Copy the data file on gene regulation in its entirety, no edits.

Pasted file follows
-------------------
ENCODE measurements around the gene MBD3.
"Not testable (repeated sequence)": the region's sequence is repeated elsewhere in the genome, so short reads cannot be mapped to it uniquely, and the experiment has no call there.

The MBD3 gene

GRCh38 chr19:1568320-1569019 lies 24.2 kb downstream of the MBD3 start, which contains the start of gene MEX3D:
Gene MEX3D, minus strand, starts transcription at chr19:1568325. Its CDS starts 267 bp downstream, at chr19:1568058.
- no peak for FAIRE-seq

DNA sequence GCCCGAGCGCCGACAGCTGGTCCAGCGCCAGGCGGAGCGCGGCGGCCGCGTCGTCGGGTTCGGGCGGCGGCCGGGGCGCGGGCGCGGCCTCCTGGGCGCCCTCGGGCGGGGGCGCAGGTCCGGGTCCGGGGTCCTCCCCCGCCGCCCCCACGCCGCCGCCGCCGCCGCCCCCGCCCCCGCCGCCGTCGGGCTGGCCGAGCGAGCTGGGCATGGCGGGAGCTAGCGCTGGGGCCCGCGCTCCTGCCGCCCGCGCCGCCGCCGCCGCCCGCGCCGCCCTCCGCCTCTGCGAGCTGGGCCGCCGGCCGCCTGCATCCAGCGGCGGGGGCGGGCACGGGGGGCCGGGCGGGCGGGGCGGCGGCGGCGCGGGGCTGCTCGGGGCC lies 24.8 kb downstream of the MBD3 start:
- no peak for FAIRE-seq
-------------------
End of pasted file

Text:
ENCODE measurements around the gene MBD3.
"Not testable (repeated sequence)": the region's sequence is repeated elsewhere in the genome, so short reads cannot be mapped to it uniquely, and the experiment has no call there.

The MBD3 gene

GRCh38 chr19:1568320-1569019 lies 24.2 kb downstream of the MBD3 start, which contains the start of gene MEX3D:
Gene MEX3D, minus strand, starts transcription at chr19:1568325. Its CDS starts 267 bp downstream, at chr19:1568058.
- no peak for FAIRE-seq

DNA sequence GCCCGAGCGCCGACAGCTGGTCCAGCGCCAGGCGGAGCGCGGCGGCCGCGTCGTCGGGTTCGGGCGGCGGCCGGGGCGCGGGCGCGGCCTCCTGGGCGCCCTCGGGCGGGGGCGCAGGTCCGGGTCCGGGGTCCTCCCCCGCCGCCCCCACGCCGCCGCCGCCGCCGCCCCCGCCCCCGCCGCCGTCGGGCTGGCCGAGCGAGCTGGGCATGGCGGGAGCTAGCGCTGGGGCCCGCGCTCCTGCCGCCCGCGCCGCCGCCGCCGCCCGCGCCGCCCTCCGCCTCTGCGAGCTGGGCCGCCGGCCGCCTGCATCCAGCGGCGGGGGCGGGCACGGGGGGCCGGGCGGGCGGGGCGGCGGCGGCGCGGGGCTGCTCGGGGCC lies 24.8 kb downstream of the MBD3 start:
- no peak for FAIRE-seq